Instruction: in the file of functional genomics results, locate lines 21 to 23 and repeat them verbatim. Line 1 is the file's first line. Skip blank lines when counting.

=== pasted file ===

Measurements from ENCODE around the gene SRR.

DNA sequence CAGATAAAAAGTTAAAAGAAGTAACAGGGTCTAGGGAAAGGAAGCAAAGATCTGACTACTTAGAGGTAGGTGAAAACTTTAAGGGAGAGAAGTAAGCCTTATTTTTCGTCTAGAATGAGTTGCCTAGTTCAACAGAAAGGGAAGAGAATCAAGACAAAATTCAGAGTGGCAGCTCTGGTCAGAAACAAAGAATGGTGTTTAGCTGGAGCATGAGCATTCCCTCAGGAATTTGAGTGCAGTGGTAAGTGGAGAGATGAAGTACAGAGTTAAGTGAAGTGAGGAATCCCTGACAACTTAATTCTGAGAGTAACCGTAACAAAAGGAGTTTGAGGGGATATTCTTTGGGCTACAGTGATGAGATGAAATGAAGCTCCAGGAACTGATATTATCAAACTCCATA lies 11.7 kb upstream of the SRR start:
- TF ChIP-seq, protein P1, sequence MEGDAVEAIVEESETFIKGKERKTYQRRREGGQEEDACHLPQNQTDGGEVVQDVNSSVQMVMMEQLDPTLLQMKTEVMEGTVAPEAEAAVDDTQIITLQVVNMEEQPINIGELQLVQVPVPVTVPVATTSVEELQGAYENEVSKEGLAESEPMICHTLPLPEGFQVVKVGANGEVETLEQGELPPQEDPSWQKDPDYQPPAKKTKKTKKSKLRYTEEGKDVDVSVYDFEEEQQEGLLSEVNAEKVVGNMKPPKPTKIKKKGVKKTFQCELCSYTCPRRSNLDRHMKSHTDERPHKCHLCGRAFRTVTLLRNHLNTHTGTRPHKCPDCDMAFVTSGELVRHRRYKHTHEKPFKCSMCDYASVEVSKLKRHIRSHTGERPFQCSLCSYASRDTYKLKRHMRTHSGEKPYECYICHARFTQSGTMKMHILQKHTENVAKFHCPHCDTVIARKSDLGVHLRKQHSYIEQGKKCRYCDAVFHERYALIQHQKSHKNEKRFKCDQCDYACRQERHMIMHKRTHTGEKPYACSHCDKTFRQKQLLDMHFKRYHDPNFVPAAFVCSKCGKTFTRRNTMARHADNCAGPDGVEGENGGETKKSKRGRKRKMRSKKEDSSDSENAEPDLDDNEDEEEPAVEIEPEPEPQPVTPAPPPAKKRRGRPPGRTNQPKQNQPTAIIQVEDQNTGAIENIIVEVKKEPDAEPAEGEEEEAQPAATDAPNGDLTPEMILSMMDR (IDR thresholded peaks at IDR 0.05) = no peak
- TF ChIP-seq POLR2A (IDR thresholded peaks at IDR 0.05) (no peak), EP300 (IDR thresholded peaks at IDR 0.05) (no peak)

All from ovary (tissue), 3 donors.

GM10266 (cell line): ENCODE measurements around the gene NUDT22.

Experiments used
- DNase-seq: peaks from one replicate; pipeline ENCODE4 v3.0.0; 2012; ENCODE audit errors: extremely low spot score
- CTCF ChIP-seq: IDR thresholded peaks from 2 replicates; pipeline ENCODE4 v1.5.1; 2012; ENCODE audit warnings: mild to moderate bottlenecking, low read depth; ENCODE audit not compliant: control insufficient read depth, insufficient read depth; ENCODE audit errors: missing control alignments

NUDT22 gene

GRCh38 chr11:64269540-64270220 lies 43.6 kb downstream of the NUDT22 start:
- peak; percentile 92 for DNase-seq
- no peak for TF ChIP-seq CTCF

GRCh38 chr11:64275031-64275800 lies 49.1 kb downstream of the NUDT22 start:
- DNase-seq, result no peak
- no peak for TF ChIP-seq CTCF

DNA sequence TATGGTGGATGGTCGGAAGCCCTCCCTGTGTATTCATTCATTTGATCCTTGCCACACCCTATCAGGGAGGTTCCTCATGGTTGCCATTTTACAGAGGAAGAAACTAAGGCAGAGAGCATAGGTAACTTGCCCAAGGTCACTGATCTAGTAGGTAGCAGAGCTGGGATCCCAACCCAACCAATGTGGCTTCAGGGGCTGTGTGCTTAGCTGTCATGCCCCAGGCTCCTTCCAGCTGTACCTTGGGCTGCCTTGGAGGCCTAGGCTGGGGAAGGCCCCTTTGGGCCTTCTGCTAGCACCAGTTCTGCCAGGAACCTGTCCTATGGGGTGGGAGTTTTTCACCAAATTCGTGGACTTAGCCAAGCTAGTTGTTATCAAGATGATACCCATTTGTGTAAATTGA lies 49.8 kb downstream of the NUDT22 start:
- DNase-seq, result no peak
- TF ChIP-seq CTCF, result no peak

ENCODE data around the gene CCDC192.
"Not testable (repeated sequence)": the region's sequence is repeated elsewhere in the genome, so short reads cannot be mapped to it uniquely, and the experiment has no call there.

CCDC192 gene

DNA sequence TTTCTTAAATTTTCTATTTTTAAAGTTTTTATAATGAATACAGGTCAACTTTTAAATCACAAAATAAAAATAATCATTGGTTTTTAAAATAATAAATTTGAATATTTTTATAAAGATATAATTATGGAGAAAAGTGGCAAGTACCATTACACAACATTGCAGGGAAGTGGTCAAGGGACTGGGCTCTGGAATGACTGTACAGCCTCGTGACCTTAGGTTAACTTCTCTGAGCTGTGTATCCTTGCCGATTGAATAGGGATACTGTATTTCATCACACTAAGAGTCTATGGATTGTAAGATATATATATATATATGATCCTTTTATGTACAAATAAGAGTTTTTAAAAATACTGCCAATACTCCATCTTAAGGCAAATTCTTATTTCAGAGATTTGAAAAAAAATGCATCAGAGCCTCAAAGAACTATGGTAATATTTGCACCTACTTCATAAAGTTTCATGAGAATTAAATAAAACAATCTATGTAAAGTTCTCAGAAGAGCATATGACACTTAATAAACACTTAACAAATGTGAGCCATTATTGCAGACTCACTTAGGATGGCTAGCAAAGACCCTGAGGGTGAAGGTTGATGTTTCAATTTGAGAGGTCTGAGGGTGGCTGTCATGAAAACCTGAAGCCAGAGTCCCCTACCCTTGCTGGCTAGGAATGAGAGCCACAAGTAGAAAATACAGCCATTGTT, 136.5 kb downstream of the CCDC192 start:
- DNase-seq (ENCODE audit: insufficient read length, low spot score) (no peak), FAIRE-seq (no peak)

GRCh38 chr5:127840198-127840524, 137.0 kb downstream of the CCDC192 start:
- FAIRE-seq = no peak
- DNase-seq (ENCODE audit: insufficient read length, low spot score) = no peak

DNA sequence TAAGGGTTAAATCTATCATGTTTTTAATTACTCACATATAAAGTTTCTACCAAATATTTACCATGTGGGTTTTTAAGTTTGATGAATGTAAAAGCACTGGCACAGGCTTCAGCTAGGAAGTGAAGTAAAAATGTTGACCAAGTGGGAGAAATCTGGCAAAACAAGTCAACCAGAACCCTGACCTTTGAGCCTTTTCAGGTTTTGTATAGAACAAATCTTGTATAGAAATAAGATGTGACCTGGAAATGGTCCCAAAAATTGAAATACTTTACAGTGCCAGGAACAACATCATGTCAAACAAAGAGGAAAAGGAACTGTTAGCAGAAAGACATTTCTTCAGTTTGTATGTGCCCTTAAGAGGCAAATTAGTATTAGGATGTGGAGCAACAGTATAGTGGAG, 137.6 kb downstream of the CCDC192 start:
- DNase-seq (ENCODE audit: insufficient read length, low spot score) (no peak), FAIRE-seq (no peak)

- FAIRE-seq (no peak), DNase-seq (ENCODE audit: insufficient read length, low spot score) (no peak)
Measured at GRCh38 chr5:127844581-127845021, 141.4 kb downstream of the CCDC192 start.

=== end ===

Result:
"Not testable (repeated sequence)": the region's sequence is repeated elsewhere in the genome, so short reads cannot be mapped to it uniquely, and the experiment has no call there.

CCDC192 gene

DNA sequence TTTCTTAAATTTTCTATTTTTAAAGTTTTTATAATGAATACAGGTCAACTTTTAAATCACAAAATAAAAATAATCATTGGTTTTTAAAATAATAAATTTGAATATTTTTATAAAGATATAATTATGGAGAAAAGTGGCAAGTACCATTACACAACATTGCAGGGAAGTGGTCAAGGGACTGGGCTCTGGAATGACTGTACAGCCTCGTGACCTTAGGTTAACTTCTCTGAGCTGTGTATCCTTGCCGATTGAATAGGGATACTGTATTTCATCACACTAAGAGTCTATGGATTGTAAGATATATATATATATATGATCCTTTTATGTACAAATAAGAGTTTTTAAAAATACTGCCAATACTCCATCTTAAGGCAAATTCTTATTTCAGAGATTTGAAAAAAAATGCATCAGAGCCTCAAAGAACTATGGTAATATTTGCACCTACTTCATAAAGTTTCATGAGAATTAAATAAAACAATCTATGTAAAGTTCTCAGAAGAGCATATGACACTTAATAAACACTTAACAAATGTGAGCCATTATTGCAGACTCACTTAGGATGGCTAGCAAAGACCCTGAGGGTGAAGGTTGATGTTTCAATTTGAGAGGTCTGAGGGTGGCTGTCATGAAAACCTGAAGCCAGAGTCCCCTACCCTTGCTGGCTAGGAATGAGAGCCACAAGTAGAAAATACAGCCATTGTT, 136.5 kb downstream of the CCDC192 start: